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Both Sides of the Fence

A Tosa resident since 1991, Christine walks the dog, cooks but avoids housework, writes and reads, and enjoys the company of friends and strangers. Her job takes her around the state, learning about people's health. A Quaker (no, they don't wear blue hats or sell oatmeal or motor oil), she has been known to stand on both sides of the political and philosophic fence at the same time, which is very uncomfortable when you think about it. She writes about pretty much whatever stops in to visit her busy mind at the moment. One reader described her as "incredibly opinionated but not judgmental." That sounds like a good thing to strive for!

Wordshifting: the meaning of "work"

Politics, language, Sarah Palin



When people lament the decline of language—and of the thinking behind it—I am like, all so right there with them. You know?

One of the words undergoing transformation is “work.” Since I’m out of it (work, that is), I have to admit to a conflict of interest in the word and what it means, especially as jobs vanish and work becomes disengaged from formal employment as we've known it.

According to the Urban Dictionary, "work" means two things. One is  “A place where people have to go everyday to get paid. Also known as ‘hell’."

The other is “a supply of contraband to be sold for profit.” This can be low quality “product” or cocaine.

Most of us recognize the first definition, even if we don’t agree with it. And there’s a certain logic to the second one. Our labor (work) is the product most of us have to sell. Personally, mine isn't low quality, but apparently it's not addictive to the buyer, either.

But when it comes to how Republicans use the word, well, I can only quote the great semanticist, philosopher, and actor-former-hunk Sean Connery:

You can say any foolish thing to a dog, and the dog will give you a look that says, "My God, you're right! I never would've thought of that!"

The Republicans—you know: the party that sells the bumper stickers “We work hard so you don’t have to”--tell us, through lame duck ex-governor and spokesmodel Sarah Palin:

Productive, fulfilled people determine where to put their efforts, choosing to wisely utilize precious time... to BUILD UP. . .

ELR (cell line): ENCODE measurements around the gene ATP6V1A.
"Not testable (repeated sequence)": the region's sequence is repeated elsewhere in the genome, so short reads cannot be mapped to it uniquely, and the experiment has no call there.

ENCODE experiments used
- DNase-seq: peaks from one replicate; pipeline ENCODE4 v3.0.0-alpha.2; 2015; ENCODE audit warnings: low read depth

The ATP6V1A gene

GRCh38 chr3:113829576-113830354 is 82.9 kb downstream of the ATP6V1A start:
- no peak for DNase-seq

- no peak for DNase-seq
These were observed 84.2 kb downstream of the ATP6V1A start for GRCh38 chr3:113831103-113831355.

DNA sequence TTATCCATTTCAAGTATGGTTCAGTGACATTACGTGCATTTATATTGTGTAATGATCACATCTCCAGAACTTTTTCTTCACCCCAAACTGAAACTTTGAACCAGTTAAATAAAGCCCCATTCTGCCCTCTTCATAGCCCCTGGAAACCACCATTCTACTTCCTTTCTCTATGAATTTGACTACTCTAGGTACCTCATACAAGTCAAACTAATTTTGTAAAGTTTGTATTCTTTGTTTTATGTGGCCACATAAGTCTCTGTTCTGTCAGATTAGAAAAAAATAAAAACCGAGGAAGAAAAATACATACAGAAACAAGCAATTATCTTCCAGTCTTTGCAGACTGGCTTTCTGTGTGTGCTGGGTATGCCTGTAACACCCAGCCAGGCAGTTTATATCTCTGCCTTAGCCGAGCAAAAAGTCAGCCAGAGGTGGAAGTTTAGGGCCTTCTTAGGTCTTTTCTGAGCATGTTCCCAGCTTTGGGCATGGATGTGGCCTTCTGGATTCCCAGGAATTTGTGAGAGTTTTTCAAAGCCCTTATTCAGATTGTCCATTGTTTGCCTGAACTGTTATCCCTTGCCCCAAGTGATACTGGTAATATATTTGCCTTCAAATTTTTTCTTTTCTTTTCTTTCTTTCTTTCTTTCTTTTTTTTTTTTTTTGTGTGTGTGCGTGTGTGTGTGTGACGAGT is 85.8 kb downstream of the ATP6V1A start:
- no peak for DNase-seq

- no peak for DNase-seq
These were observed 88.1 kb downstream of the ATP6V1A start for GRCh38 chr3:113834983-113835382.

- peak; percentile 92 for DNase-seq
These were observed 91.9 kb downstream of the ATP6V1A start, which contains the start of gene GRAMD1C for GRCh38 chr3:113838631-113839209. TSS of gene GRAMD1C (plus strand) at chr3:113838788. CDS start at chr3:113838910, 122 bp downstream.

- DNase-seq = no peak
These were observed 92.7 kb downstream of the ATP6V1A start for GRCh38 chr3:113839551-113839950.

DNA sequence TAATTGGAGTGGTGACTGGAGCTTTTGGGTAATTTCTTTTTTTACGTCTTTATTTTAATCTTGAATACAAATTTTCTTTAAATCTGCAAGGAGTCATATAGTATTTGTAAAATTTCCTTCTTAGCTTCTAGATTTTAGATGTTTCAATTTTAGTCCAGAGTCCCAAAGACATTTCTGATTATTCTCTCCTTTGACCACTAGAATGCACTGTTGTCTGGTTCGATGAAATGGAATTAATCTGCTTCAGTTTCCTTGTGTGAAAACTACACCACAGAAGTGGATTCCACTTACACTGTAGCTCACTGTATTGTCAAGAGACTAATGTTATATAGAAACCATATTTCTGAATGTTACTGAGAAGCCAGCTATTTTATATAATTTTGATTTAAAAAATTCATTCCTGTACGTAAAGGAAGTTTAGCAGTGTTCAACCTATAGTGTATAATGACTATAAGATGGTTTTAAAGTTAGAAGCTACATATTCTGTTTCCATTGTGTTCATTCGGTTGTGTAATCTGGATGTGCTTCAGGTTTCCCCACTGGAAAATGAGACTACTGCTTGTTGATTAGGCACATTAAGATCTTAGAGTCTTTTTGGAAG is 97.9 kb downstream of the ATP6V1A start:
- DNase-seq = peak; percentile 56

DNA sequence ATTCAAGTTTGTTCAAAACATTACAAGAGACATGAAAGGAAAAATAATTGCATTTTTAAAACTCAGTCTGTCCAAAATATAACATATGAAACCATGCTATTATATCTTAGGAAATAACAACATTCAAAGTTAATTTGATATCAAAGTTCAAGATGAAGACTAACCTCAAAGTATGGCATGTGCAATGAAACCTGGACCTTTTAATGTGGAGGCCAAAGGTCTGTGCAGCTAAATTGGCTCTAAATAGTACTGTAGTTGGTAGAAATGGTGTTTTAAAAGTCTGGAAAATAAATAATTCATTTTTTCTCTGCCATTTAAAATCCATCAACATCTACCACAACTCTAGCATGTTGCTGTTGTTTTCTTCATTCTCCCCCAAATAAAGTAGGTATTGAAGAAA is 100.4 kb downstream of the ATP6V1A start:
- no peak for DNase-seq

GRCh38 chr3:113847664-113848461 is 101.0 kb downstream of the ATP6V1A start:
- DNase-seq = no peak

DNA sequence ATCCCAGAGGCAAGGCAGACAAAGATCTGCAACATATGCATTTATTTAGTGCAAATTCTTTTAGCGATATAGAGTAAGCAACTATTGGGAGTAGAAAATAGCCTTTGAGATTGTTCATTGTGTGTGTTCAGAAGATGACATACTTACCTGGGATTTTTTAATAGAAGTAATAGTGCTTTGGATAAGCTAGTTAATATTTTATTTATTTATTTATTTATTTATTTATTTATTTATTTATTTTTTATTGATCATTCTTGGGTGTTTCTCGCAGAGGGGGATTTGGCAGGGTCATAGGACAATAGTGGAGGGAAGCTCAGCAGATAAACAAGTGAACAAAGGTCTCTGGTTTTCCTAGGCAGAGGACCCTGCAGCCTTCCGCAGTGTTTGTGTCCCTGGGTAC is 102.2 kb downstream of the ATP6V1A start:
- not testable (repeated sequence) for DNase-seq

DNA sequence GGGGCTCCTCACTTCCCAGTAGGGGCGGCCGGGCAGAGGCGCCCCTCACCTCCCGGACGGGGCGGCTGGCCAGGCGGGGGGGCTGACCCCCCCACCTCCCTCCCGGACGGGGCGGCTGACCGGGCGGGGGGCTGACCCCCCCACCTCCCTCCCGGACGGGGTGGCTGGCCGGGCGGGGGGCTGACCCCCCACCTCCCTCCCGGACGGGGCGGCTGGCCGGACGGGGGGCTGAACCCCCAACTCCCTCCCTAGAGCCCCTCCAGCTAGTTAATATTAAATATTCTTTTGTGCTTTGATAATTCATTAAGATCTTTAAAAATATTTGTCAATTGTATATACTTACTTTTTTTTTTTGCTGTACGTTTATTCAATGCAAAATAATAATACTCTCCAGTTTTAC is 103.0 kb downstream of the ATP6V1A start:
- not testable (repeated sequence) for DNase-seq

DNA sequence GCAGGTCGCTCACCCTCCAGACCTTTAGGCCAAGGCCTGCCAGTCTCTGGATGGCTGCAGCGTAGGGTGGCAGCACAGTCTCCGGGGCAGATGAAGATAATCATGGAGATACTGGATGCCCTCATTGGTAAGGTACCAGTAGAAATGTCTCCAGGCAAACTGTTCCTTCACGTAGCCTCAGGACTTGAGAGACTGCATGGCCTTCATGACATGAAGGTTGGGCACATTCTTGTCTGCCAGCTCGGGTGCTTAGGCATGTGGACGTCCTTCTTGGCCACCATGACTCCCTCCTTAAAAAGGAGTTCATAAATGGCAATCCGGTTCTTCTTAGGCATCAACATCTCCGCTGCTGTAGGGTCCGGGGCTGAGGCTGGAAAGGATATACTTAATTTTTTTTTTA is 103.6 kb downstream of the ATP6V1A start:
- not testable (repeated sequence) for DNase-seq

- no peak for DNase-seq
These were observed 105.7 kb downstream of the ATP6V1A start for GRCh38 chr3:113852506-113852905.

How to do that work? Quit, of course.

According to the Urban Dictionary, "Quitting when the going gets tough; abandoning the responsibility entrusted to you by your neighbors for book advances and to make money on the lecture circuit” is "pullin' a Palin." Nice work if you can get it.

Still struggling to comprehend this bit of Newspeak?

Let’s turn to Nevada Senator Ensign, who is also joining the conservatives' campaign to reconstruct the definition of “family values” (having your dad and mom pay off your mistress’s family, a bargain at only $96,000). He’s not going to quit his senate seat as a result of his indiscretions, but he did resign his leadership position, stating:

“I always planned on serving and working hard, working harder than I ever worked.”

Got that? Less work = working harder.

And if you are still confused, Texas Senator Cornyn will help you understand. Work is what President Obama is NOT doing:

“It’s the perpetual campaign. It’s photo-ops; it doesn’t happen to include doing the hard work it takes to solve big problems that he talks about but I don’t ever see him doing.”

Okay, I think I have it:

As societies grow decadent, the language grows decadent, too. Words are used to disguise, not to illuminate, action. (you liberate a city by destroying it.) Words are to confuse, so that at election time people will solemnly vote against their own interests.

Gore Vidal said that. He was a Democrat, Jackie Kennedy's cousin or something, and gay. Some people would say he was decadent. But you sure knew what he was talking about.

Fortunately, a few conservatives are starting to remember when Republicans were the ones who knew how to shoot--and speak--straight.  Jonathan Kay of the National Post said that Palin's "speech is just a jumble of conflicting, facile metaphors stitched together by people who evidently have a low estimation of the public intellect."

Exercising some indulgence along with intellect, I'll overlook the "stitched together by people" part, since this is at least close to a statement that Palin should take personal responsibility for her words.

I guess we all should.



 

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